The devil is in the bylaws

I’m a self-confessed governance junky, which makes me the odd person out in most settings. There aren’t a lot of folks who share my enthusiasm for board handbooks, policy manuals, and trustee evaluation instruments. So imagine my excitement upon finding an article about by-laws nestled between heady theological material in a recent issue of Christian Century magazine.  

Although written about congregational life, Anthony Robinson’s essay on the importance of taking bylaws seriously applies to any and all faith-based organizations.  I’ve pulled a few highlights from his piece – enough, I hope, to entice you to read the rest.  

Congregations that pay little heed to their by-laws are often in a state of perpetual crisis, chronic conflict, and steady decline.

“Disordered houses do not stand.” “Communities, in order to be communities, must be ordered.” When 1 Timothy uses such a metaphor for the church, the author talks about the “household code,” or how to order the household of God so that the mess of life doesn’t overwhelm us and disrupt the positive flourishing of life in loving relations in that household.

Order is important. Rules of the road and governance and bylaws matter. They help us have order, avoid disorder and function fairly and openly. . . Where there is good order, reliable governance, clarity about roles and attention to appropriate boundaries, a congregation and its members tend to flourish. There is a sense of reliability and safety that allows a congregation to feel confident in the face of challenges and change. There is confidence in the pastor, who considers good governance and administration to be an aspect of pastoral care.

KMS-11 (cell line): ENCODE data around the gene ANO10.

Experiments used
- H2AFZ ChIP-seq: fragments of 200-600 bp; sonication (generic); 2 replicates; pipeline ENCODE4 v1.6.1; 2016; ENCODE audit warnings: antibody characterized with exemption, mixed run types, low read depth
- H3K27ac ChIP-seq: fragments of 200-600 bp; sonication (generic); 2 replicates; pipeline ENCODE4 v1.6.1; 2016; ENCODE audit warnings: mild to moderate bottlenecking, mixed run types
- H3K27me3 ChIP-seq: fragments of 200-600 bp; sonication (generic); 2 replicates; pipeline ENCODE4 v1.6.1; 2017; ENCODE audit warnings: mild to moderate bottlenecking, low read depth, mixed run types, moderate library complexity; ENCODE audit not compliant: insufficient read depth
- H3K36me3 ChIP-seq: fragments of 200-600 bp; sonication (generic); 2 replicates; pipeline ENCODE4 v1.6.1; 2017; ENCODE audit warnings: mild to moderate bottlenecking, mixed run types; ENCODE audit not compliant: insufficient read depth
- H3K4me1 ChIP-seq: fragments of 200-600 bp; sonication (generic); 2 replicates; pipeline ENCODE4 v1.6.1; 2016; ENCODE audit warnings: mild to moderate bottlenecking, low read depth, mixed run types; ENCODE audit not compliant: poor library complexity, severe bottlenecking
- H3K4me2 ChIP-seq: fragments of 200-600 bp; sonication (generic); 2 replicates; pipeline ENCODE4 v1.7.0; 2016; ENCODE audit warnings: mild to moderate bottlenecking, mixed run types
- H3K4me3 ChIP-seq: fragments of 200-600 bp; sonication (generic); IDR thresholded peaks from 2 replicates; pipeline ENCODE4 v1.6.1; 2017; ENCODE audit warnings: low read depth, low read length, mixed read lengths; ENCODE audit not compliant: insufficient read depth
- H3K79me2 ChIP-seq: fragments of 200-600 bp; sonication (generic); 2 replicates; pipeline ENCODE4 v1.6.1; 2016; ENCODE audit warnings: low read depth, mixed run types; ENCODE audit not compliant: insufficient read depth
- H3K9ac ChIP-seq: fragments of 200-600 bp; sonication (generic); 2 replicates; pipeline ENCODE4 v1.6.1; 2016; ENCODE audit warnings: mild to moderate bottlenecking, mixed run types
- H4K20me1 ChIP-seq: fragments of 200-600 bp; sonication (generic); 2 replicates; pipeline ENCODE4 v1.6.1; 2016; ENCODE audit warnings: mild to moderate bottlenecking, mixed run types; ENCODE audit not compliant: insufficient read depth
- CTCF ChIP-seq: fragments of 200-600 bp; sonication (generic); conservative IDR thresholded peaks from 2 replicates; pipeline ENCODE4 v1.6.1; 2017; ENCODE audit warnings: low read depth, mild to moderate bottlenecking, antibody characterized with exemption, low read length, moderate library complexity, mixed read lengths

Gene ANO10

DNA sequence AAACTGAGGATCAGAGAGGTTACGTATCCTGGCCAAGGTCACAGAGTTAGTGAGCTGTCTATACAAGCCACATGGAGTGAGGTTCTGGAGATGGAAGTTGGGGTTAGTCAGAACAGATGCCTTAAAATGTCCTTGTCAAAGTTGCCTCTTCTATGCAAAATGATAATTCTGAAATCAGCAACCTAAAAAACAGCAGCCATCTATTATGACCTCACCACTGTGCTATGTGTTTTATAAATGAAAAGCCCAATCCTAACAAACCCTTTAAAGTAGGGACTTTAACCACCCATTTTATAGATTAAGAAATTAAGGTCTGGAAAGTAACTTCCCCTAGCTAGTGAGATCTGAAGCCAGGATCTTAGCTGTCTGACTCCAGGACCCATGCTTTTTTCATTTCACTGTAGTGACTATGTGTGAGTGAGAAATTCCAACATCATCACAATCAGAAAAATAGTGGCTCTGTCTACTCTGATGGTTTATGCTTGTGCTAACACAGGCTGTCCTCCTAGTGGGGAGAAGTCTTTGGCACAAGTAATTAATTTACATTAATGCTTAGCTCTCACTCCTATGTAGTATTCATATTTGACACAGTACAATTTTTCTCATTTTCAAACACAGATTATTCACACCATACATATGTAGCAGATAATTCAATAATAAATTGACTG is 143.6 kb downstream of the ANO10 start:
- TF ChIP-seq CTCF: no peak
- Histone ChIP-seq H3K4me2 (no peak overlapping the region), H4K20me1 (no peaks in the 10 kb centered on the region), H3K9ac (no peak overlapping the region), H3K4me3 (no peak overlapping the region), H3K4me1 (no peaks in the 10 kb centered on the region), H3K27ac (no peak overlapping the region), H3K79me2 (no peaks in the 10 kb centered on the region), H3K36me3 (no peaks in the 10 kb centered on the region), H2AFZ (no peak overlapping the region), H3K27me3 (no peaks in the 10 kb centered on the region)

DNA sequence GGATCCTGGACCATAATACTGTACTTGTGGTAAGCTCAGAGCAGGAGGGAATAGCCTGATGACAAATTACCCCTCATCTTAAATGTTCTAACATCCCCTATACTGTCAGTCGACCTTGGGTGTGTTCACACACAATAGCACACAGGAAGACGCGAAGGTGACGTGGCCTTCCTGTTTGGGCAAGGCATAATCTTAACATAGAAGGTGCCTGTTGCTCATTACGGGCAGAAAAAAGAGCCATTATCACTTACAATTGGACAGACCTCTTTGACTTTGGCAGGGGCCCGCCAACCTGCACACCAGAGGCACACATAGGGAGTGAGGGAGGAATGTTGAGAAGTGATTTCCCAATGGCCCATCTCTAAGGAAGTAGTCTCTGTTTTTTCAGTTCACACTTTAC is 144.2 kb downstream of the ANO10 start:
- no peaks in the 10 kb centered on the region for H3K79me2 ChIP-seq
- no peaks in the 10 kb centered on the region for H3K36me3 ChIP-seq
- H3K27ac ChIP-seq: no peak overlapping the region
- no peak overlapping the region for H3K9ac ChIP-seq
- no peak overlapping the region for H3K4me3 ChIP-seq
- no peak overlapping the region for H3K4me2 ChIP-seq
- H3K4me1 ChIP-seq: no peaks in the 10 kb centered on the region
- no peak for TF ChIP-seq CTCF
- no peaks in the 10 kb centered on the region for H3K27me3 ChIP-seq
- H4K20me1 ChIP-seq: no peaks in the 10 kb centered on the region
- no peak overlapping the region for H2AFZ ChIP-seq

While order and good governance can, like any virtue, be taken to an extreme and flip over and become a vice, that doesn’t happen often. Usually the solution is to practice good governance, pay attention to the rules of the road, ensure openness and transparency whenever possible and mind our boundaries. . . Without rules and boundaries and yes, bylaws, we are a poor witness for Christ to the world and a disordered house that does not stand.

For anyone other than a governance aficionado, time spent in an organization’s bylaws can seem a living hell. Perhaps that’s the impetus of the old adage about the devil and details. Of this I am certain, organizational chaos is old Satan’s delight.

What's your take on this topic?

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